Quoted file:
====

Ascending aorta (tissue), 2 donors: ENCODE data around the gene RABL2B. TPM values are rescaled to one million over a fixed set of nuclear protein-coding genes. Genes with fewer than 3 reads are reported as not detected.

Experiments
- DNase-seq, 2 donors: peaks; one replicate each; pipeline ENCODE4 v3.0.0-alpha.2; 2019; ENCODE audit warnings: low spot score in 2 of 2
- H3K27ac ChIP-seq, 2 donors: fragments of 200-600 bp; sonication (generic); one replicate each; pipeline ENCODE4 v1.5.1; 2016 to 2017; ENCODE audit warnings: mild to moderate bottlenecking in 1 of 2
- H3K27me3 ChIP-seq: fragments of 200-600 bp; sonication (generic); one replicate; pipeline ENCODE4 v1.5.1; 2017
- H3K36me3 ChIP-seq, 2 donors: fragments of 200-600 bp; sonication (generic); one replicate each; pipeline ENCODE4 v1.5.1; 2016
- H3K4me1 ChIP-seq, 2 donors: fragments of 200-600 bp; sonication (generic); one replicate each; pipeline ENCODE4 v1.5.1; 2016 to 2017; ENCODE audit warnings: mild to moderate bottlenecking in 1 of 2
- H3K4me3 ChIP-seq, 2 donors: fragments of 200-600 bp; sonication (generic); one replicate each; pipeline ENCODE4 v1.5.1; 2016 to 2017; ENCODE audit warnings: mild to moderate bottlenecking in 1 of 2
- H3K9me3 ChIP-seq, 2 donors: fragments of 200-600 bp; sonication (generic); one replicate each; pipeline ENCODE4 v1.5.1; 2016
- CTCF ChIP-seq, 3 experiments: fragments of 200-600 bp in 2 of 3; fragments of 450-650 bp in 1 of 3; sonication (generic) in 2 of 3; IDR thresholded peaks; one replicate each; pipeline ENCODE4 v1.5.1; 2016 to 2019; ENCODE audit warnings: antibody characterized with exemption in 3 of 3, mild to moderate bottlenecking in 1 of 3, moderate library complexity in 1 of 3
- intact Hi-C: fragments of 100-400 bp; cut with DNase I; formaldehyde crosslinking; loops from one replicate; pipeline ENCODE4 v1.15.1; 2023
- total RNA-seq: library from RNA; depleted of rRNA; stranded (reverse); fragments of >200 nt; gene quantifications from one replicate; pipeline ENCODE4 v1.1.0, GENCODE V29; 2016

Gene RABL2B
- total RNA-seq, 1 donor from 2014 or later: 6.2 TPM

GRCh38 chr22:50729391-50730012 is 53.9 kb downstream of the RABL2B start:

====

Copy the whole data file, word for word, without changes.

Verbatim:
Ascending aorta (tissue), 2 donors: ENCODE data around the gene RABL2B. TPM values are rescaled to one million over a fixed set of nuclear protein-coding genes. Genes with fewer than 3 reads are reported as not detected.

Experiments
- DNase-seq, 2 donors: peaks; one replicate each; pipeline ENCODE4 v3.0.0-alpha.2; 2019; ENCODE audit warnings: low spot score in 2 of 2
- H3K27ac ChIP-seq, 2 donors: fragments of 200-600 bp; sonication (generic); one replicate each; pipeline ENCODE4 v1.5.1; 2016 to 2017; ENCODE audit warnings: mild to moderate bottlenecking in 1 of 2
- H3K27me3 ChIP-seq: fragments of 200-600 bp; sonication (generic); one replicate; pipeline ENCODE4 v1.5.1; 2017
- H3K36me3 ChIP-seq, 2 donors: fragments of 200-600 bp; sonication (generic); one replicate each; pipeline ENCODE4 v1.5.1; 2016
- H3K4me1 ChIP-seq, 2 donors: fragments of 200-600 bp; sonication (generic); one replicate each; pipeline ENCODE4 v1.5.1; 2016 to 2017; ENCODE audit warnings: mild to moderate bottlenecking in 1 of 2
- H3K4me3 ChIP-seq, 2 donors: fragments of 200-600 bp; sonication (generic); one replicate each; pipeline ENCODE4 v1.5.1; 2016 to 2017; ENCODE audit warnings: mild to moderate bottlenecking in 1 of 2
- H3K9me3 ChIP-seq, 2 donors: fragments of 200-600 bp; sonication (generic); one replicate each; pipeline ENCODE4 v1.5.1; 2016
- CTCF ChIP-seq, 3 experiments: fragments of 200-600 bp in 2 of 3; fragments of 450-650 bp in 1 of 3; sonication (generic) in 2 of 3; IDR thresholded peaks; one replicate each; pipeline ENCODE4 v1.5.1; 2016 to 2019; ENCODE audit warnings: antibody characterized with exemption in 3 of 3, mild to moderate bottlenecking in 1 of 3, moderate library complexity in 1 of 3
- intact Hi-C: fragments of 100-400 bp; cut with DNase I; formaldehyde crosslinking; loops from one replicate; pipeline ENCODE4 v1.15.1; 2023
- total RNA-seq: library from RNA; depleted of rRNA; stranded (reverse); fragments of >200 nt; gene quantifications from one replicate; pipeline ENCODE4 v1.1.0, GENCODE V29; 2016

Gene RABL2B
- total RNA-seq, 1 donor from 2014 or later: 6.2 TPM

GRCh38 chr22:50729391-50730012 is 53.9 kb downstream of the RABL2B start: